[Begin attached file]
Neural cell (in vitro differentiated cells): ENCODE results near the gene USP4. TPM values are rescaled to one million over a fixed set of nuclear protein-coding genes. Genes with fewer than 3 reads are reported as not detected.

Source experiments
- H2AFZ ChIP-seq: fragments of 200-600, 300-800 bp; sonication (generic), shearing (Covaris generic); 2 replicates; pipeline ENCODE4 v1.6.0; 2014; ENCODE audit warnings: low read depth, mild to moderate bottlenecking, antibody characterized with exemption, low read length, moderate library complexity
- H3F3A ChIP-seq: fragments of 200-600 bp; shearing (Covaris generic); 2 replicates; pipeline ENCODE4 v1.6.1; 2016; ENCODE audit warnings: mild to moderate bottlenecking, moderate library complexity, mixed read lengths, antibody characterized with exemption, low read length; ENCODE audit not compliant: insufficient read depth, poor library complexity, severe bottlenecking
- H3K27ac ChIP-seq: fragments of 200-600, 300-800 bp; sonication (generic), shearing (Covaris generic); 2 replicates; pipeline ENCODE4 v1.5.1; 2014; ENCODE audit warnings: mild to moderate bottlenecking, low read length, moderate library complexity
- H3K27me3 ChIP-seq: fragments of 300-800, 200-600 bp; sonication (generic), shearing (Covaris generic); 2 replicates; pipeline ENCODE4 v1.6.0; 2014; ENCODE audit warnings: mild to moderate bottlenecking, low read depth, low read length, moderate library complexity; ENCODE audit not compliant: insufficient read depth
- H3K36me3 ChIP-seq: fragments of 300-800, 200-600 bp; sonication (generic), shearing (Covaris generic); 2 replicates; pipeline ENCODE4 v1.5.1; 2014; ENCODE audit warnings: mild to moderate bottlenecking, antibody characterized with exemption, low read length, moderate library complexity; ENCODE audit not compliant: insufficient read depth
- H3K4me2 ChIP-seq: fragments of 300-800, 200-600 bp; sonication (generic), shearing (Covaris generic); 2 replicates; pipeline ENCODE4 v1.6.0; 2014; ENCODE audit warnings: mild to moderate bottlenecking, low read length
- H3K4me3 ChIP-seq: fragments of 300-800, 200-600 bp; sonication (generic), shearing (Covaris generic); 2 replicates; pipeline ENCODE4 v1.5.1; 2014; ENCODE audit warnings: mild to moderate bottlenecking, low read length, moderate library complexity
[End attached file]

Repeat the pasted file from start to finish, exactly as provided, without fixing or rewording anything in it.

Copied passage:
Neural cell (in vitro differentiated cells): ENCODE results near the gene USP4. TPM values are rescaled to one million over a fixed set of nuclear protein-coding genes. Genes with fewer than 3 reads are reported as not detected.

Source experiments
- H2AFZ ChIP-seq: fragments of 200-600, 300-800 bp; sonication (generic), shearing (Covaris generic); 2 replicates; pipeline ENCODE4 v1.6.0; 2014; ENCODE audit warnings: low read depth, mild to moderate bottlenecking, antibody characterized with exemption, low read length, moderate library complexity
- H3F3A ChIP-seq: fragments of 200-600 bp; shearing (Covaris generic); 2 replicates; pipeline ENCODE4 v1.6.1; 2016; ENCODE audit warnings: mild to moderate bottlenecking, moderate library complexity, mixed read lengths, antibody characterized with exemption, low read length; ENCODE audit not compliant: insufficient read depth, poor library complexity, severe bottlenecking
- H3K27ac ChIP-seq: fragments of 200-600, 300-800 bp; sonication (generic), shearing (Covaris generic); 2 replicates; pipeline ENCODE4 v1.5.1; 2014; ENCODE audit warnings: mild to moderate bottlenecking, low read length, moderate library complexity
- H3K27me3 ChIP-seq: fragments of 300-800, 200-600 bp; sonication (generic), shearing (Covaris generic); 2 replicates; pipeline ENCODE4 v1.6.0; 2014; ENCODE audit warnings: mild to moderate bottlenecking, low read depth, low read length, moderate library complexity; ENCODE audit not compliant: insufficient read depth
- H3K36me3 ChIP-seq: fragments of 300-800, 200-600 bp; sonication (generic), shearing (Covaris generic); 2 replicates; pipeline ENCODE4 v1.5.1; 2014; ENCODE audit warnings: mild to moderate bottlenecking, antibody characterized with exemption, low read length, moderate library complexity; ENCODE audit not compliant: insufficient read depth
- H3K4me2 ChIP-seq: fragments of 300-800, 200-600 bp; sonication (generic), shearing (Covaris generic); 2 replicates; pipeline ENCODE4 v1.6.0; 2014; ENCODE audit warnings: mild to moderate bottlenecking, low read length
- H3K4me3 ChIP-seq: fragments of 300-800, 200-600 bp; sonication (generic), shearing (Covaris generic); 2 replicates; pipeline ENCODE4 v1.5.1; 2014; ENCODE audit warnings: mild to moderate bottlenecking, low read length, moderate library complexity